South Dakota major political parties spar over nominees, platform

The South Dakota GOP Twitter account fired off a remark at the state’s Democratic party, saying in part that their candidates for office had “piled out of the clown car.”
South Dakota Republican party chair Dan Lederman fired off a tweet responding to Democratic...
South Dakota Republican party chair Dan Lederman fired off a tweet responding to Democratic nominees for statewide offices, in part saying that they were "no-name and failed candidates of past elections that piled out of the liberal clown car."(Twitter)
Published: Jul. 12, 2022 at 6:56 AM MDT
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FORT PIERRE, S.D. - South Dakota GOP Chair Dan Lederman took to Twitter this weekend to poke fun at Democratic nominees for statewide offices.

“They have basically pulled up some of these failed candidates, some of these guys have lost six times in different races,” Lederman said. “It is pretty embarrassing when they put up candidates that have lost even their primaries in Democratic races.”

In the tweet from the official state GOP account, Lederman said in part that the Democratic nominees were “no-name and failed candidates of past elections, that piled out of the clown car.”

However, not everyone thought the tweet was appropriate. It was criticized by many people, include Democratic gubernatorial candidate Jamie Smith.

“I agree with Jamie Smith, our gubernatorial candidate, that it was a classless comment by Dan Lederman,” said Randy Seiler, chair of the South Dakota Democratic Party. “I do not believe it reflects the viewpoint of a majority of Republicans in the state of South Dakota.”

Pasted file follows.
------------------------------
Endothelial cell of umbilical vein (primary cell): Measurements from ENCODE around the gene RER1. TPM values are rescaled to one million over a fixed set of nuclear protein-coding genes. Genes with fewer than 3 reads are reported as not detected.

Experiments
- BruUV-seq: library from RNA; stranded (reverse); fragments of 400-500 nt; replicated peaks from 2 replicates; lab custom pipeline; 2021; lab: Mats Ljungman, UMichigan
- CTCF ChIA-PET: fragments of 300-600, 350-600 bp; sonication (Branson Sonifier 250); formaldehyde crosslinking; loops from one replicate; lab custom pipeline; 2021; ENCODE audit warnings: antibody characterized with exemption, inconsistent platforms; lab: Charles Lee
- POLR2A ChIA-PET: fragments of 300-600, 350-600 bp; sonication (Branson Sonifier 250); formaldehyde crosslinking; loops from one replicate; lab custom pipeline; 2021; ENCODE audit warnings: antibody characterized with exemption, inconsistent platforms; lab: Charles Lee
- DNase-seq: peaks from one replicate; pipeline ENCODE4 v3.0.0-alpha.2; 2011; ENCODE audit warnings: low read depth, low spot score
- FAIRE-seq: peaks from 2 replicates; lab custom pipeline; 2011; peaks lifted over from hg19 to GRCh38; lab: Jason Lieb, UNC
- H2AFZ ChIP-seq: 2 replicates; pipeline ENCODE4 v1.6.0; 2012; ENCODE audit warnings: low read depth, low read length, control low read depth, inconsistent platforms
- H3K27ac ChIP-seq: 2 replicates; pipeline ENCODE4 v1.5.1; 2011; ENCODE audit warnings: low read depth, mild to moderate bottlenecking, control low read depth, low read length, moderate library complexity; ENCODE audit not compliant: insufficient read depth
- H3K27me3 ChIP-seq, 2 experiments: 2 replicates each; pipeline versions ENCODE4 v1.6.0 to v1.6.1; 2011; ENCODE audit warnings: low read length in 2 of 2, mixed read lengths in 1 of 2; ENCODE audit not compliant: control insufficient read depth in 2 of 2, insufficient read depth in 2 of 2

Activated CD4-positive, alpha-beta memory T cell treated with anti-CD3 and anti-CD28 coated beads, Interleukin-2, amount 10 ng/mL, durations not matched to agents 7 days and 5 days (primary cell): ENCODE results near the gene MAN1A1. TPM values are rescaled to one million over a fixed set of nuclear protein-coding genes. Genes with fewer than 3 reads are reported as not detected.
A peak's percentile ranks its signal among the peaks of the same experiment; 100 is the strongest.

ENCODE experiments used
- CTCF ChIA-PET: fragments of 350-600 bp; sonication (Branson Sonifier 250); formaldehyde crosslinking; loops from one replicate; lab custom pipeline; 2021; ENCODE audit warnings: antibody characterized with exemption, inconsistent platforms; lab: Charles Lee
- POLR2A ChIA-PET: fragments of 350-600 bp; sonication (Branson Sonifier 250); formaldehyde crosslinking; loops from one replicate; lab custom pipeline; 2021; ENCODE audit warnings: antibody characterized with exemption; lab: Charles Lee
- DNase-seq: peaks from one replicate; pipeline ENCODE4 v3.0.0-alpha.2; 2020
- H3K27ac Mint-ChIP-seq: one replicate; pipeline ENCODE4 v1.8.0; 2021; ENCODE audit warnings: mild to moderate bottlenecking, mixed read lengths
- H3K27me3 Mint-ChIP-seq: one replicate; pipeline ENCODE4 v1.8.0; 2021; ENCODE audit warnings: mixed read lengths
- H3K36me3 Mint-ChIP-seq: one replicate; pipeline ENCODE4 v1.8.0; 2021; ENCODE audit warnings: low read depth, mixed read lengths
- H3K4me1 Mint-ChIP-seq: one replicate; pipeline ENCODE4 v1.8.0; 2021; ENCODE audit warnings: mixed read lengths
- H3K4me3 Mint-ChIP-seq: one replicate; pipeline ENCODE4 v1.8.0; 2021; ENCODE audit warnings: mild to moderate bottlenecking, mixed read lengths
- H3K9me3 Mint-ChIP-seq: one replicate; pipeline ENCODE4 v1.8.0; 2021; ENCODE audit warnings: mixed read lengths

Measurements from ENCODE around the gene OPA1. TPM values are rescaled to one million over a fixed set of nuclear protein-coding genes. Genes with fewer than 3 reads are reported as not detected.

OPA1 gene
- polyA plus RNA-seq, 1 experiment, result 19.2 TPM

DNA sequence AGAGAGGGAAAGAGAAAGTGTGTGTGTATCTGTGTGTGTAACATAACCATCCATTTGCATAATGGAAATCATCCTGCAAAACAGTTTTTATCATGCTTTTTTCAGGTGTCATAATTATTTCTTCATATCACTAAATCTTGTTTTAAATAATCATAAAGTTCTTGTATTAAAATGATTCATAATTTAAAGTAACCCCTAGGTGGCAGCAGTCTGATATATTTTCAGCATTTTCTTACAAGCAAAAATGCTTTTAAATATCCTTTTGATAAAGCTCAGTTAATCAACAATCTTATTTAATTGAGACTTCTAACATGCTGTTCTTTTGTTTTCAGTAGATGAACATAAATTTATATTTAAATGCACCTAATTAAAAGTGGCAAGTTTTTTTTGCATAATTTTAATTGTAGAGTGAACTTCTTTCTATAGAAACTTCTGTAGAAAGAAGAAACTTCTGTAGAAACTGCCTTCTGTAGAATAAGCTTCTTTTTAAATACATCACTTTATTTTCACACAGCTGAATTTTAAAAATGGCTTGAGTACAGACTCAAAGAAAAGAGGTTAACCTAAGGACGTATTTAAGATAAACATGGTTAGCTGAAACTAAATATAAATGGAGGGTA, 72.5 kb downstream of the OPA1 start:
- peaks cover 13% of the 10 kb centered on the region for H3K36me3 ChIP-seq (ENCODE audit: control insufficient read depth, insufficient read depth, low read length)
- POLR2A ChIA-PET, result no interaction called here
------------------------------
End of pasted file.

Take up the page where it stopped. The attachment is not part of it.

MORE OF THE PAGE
For their part, Republicans like Lederman have pointed to a number of controversial platform planks and resolutions passed by the Democrats this past weekend.

Chief among them, one supporting end of life decisions, or a “right to die,” and another regarding the right to an abortion, where the word “women” was replaced with more gender neutral language.

“They just don’t speak to South Dakota values,” Lederman said. “South Dakota voters stand for life, lower taxes, keeping the federal government out of our lives, and they just seem to fly in the face of that, particularly in several of the points they put forward this weekend.”

“Instead of engaging in politics by personal attack, we would ask the citizens of South Dakota to joins us as Democrats and engage with us in finding solutions that are bipartisan and working for the betterment of the people of South Dakota.”

Both party chairs say that they believe ultimately, voters will agree with their point of view on November 8th.

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